I’m delighted to be taking part on this the opening day for the blog tour of this lyrical and unique novel.
A novel about food, whanau (= family, essentially), and mental illness.
Valerie reads George Eliot to get to sleep – just to take her mind off worries over her patients, her children, their father and the next family dinner. Elena is so obsessed with health, traditional food, her pregnancy and her blog she doesn’t notice that her partner, Malcolm the ethicist, is getting himself into a moral dilemma of his own making. Evie wants to save the world one chicken at a time. Meanwhile her boyfriend, Michael is on a quest to reconnect with his M?ori heritage and discover his own identity. Rosa is eight years old and lost in her own fantasy world, but she’s the only one who can tell something’s not right. Crisis has the power to bring this family together, but will it be too late?
The story is set in New Zealand and centres on a family. It’s helpful, I think, to quickly run through the relationships and say a little about the main characters. There’s Valerie, the mother, who was married to a Maori man. There’s Elena, the elder daughter, who’s pregnant. She’s a food blogger and we see some of her posts in the book. She’s married to the philandering Malcolm.
Michael is Valerie’s son. He’s at university and lives the life of a carefree twenty-year-old, chilling with friends and enjoying himself. He’s very interested in Maori culture, which he learns about from his grandmother, Gayle.
There’s also youngest child, Rosa, a very precocious eight-year-old, and from whose mouth come some very astute observations, and also there’s close family friend and activist Evie.
These are the main characters who act as narrators in turn. Each voice is distinct, and not just from the point of view it conveys but also in the language and imagery. Each person faces some sort of crisis, some more major than others. But none of it is over the top since we see the family cope, the way that close families do, with whatever life throws at them. The serious issue of mental health that crops up is particularly sensitively handled.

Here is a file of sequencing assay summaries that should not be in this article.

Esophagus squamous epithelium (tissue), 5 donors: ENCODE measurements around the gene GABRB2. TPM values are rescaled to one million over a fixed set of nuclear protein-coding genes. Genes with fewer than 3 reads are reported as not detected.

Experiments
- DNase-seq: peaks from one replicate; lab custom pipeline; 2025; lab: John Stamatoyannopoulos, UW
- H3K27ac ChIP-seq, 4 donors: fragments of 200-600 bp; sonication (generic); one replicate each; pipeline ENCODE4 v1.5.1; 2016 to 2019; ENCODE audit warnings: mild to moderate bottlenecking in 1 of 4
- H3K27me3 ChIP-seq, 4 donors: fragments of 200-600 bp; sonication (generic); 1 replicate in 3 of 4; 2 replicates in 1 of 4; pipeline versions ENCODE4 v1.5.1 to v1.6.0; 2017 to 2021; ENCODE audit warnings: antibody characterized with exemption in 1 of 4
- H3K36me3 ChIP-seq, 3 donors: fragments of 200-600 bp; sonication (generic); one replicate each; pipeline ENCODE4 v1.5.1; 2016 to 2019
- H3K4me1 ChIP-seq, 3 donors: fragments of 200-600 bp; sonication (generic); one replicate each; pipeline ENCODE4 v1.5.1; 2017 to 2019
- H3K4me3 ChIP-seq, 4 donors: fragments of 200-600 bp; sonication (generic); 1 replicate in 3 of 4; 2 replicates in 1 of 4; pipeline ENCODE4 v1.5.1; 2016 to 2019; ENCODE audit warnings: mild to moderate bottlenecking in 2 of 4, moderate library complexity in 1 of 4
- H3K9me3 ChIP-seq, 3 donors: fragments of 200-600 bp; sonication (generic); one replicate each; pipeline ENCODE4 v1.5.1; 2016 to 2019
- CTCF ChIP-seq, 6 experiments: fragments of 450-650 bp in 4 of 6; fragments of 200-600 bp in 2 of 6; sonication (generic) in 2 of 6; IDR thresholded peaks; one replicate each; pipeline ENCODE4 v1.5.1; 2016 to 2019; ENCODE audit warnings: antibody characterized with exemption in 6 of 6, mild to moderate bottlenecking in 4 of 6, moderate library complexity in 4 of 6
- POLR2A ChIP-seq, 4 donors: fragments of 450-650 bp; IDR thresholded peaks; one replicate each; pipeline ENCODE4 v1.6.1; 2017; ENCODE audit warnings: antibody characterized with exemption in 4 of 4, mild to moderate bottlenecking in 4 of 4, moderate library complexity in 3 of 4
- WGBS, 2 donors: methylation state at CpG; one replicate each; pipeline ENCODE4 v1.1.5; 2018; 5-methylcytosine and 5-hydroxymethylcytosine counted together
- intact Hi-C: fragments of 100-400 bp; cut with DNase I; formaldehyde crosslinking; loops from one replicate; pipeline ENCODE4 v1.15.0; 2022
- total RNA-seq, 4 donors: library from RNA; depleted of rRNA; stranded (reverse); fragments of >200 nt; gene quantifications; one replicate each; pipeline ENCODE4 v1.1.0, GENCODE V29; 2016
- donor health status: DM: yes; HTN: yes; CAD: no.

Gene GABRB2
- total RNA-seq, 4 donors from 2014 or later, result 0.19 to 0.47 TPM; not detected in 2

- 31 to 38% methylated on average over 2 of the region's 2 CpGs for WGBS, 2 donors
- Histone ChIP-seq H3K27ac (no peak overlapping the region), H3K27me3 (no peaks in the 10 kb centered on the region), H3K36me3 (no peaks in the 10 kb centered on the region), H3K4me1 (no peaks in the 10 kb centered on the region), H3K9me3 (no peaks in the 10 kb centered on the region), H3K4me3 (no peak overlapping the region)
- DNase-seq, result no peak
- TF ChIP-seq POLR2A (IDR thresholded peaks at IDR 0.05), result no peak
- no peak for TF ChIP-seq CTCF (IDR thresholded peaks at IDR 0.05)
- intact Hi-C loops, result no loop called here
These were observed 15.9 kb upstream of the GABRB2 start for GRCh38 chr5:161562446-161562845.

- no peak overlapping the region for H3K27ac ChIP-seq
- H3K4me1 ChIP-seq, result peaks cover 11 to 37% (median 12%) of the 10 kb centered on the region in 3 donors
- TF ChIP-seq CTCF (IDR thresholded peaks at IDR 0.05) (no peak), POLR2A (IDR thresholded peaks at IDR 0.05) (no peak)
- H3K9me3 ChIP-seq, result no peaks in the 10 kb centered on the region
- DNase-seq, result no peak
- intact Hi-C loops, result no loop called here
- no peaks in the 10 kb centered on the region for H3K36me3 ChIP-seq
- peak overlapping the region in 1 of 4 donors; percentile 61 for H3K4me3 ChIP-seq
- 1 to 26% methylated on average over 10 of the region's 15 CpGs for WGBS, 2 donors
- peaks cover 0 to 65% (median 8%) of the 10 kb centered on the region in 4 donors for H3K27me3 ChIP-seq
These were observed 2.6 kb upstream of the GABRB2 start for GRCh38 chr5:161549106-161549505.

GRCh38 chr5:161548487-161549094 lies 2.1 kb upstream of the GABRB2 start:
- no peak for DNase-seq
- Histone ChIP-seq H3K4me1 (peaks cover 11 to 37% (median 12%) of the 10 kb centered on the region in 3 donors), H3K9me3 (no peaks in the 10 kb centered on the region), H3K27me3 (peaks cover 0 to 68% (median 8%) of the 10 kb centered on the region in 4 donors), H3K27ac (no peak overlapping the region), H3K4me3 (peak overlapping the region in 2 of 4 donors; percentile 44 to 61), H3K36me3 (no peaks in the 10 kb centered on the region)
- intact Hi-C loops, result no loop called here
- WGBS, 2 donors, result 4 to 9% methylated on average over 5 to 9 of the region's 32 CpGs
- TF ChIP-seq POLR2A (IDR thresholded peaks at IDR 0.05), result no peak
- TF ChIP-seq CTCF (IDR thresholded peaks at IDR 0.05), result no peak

Another thing to know about is the reference to Maui in the book’s title. In Maori mythology he is a clever trickster. One of his accomplishments was to catch a giant fish using his grandmother’s jawbone as a hook. He attempted to make humankind immortal by tricking the Goddess of the Night, but he failed and died. When you read the book you will see how this title is so apt for this story.
It’s a lyrical and moving story, beautifully written, slow and steady to begin with but the pace and tension build as problems begin to emerge. Not all are completely solved but the family show strength and courage as they deal with them. Each of them moves from being rather self-absorbed at the start of the story to developing a wider awareness of their loved ones and their own role in the pattern of their family. Personal and cultural clashes are faced and dealt with.
This is a very thought-provoking, compassionate, enlightening and absorbing novel. Most enjoyable.
Amazon US – https://www.amazon.com/Fishing-Maui-Isa-Pearl-Ritchie-ebook/dp/B07DZBXSCN/
Amazon UK – https://www.amazon.co.uk/Fishing-Maui-Isa-Pearl-Ritchie-ebook/dp/B07DZBXSCN/
Smashwords – https://www.smashwords.com/books/view/826608
Isa Ritchie is a Wellington-based writer. She grew up as a P?keh? child in a bicultural family and M?ori was her first written language. She has completed a PhD on food sovereignty in Aotearoa. She is passionate about food, wellbeing and social justice.
Follow the rest of the tour: